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03/04/2012

Wine and Ideas Flow along the Vardar River

Chianti Classico and Cotes du Rhone are familiar names to anyone who drinks wine; but Povardarski is still unknown to the world. The European Bank for Reconstruction and Development (EBRD) and FAO’s Investment Centre have been working with Macedonia’s Ministry of Agriculture and wine producers to develop the country’s wine industry with the help of Geographical Indications (GIs). Groups of producers can register a GI so customers know they are buying a high-quality product with specific characteristics attributable to local growing conditions or regional production traditions.

Macedonian wine is known and respected in the Balkans but is still unfamiliar to the EU and US markets so efforts are being made to raise quality standards and gain name recognition for some of the country’s superior terroirs. With the help of the association “Wines of Macedonia”, which represents 85% of bottled wine produced in the country, the wineries of Povardarski (a region known as “along the Vardar River”) will apply for the country’s first Protected Geographical Indication (PGI).

The Vardar River region is a key area of wine production accounting for approximately 85% of the country’s national production. The area is a rather extensive swath of land from Skopje in the north-west to Gevgelija in the south-east.

On 13 and 14 March 2012, a select group of Macedonian wine sector representatives, including nine Macedonian wineries, the Ministry of Agriculture, the Oenology Faculty of the University of Skopje and the Wines of Macedonia Association met in Skopje, Macedonia, to implement key findings from a December study tour to Côtes du Rhône, France. The Study Tour was organized by FAO with the aim to learn about GI systems in a renowned French wine region. The March workshop was held to present key findings from the Study Tour and plan next steps for the establishment of the Povardarski GI. A GI Working Group has been created to define production standards and rules around the proposed GI. Under the leadership of the Wines of Macedonia Association and the Ministry of Agriculture, the Working Group has already taken steps to establish a Code of Practice (CoP) that will set requirements for grape growers and winemakers in the Povardarki region.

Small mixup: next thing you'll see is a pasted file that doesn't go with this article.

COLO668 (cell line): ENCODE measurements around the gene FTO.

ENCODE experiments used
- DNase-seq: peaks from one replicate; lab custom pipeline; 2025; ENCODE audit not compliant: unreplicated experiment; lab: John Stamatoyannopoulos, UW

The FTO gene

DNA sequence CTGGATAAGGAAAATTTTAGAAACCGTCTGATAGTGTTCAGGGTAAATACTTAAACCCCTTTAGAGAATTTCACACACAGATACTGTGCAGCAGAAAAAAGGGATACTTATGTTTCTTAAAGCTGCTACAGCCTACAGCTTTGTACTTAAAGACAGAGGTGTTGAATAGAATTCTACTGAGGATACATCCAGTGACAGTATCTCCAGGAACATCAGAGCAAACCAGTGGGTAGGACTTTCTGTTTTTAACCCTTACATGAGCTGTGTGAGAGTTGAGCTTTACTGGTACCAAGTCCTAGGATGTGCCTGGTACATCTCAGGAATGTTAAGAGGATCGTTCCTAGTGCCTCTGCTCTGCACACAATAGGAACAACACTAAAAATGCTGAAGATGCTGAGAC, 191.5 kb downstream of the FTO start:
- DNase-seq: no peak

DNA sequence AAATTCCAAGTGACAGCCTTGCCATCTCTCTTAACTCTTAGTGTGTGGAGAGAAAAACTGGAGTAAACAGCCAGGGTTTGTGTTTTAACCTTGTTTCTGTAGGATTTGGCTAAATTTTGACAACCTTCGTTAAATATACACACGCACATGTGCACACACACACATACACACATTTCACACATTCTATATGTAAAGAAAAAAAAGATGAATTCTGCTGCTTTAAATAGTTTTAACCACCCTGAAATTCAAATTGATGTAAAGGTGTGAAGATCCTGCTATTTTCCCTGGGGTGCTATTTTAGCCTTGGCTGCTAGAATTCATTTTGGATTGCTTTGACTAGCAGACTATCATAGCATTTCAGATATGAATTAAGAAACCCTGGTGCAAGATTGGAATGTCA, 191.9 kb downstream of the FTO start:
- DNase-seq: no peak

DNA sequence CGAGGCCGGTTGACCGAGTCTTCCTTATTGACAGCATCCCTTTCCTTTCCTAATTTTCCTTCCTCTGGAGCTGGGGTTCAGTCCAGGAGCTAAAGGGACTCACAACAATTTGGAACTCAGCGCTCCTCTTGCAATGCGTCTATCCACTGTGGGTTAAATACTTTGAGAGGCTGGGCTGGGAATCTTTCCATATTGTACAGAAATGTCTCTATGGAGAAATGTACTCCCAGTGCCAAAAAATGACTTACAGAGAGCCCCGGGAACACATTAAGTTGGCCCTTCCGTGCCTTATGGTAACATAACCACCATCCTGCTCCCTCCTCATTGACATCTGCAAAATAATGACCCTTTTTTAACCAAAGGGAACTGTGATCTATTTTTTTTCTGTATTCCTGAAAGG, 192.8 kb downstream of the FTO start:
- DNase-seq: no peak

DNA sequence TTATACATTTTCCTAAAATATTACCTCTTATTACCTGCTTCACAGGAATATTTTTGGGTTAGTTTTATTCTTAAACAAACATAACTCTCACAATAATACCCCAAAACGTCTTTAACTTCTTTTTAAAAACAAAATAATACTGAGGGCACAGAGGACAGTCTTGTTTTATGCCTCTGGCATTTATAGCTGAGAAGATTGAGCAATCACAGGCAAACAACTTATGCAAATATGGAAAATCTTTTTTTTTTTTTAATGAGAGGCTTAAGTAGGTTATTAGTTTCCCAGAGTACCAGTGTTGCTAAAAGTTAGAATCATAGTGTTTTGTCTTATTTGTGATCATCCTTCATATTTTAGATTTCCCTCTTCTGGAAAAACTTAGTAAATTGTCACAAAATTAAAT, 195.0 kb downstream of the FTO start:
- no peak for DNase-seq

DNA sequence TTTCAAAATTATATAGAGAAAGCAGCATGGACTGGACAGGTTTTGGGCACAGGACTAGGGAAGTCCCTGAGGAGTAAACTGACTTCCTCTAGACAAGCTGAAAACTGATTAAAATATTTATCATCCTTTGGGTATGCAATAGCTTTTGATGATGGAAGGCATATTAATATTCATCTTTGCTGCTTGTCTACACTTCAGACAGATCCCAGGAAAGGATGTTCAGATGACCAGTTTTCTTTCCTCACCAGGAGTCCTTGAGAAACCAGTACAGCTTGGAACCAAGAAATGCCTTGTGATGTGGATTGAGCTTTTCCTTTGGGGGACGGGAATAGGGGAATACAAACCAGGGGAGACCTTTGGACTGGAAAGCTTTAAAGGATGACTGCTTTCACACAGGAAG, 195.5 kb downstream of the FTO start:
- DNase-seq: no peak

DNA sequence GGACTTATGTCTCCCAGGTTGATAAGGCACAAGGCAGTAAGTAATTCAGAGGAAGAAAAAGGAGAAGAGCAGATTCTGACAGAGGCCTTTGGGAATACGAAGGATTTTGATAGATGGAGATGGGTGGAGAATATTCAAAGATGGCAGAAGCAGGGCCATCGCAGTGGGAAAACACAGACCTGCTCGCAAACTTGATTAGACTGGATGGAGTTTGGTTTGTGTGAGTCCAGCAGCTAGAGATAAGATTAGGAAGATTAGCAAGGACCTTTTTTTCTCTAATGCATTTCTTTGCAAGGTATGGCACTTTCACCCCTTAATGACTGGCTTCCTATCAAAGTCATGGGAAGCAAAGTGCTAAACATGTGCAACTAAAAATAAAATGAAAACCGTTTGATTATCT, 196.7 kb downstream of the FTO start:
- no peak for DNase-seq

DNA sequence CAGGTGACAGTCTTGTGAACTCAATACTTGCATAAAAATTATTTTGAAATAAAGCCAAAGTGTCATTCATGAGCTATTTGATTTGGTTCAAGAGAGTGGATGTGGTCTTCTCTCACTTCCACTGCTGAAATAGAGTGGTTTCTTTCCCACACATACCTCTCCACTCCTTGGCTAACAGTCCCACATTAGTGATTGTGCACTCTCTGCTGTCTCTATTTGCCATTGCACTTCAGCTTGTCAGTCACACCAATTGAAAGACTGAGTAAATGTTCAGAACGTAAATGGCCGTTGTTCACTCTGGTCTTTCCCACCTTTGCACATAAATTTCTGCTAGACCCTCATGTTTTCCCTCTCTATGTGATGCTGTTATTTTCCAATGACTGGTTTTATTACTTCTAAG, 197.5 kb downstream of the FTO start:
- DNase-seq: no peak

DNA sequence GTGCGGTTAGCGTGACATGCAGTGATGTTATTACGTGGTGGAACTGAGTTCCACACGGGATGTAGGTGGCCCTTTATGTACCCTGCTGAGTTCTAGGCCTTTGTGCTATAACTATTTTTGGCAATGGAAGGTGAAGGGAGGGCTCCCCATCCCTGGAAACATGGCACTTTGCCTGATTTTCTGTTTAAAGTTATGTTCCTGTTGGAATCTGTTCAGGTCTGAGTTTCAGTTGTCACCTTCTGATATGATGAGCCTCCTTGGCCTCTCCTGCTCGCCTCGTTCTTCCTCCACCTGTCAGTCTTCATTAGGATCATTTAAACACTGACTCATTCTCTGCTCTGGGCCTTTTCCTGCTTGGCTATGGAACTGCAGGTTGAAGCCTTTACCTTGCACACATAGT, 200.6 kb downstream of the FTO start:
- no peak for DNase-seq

The key outcomes of the Workshop were: first, a practical understanding of the GI registration process; second, the creation of Working Groups to develop on all aspects of the documentation required for the GI registration; third, the confirmation of the GI name; and last, an agreement to create a specific association for the promotion of the new GI and to pay membership fees to the GI association based on quantity of wine sold as opposed to wine produced. At the start of the workshop the Macedonian winemakers were daunted by the complexity of the French GI system but international wine expert Frédéric Julia remarked, “It is important for the Macedonian team to realize they should not just “copy-paste” the French system which, by the way, could be improved on many accounts. This is an opportunity for producers to learn from France and Italy but then make adjustments, adapt to the local situation and create a framework that will suit domestic conditions.”

Elena Urumovska of the EBRD commented, “I am encouraged by the progress made in this workshop. The GI registration will set a positive precedent for other Macedonian wine regions. I am pleased that EBRD has been able to contribute in making a difference at the sector level through this project”

One day soon, Macedonian wines produced along the Vardar River may be as well-known as their famous French and Italian counterparts.

 For all workshop material, please click here.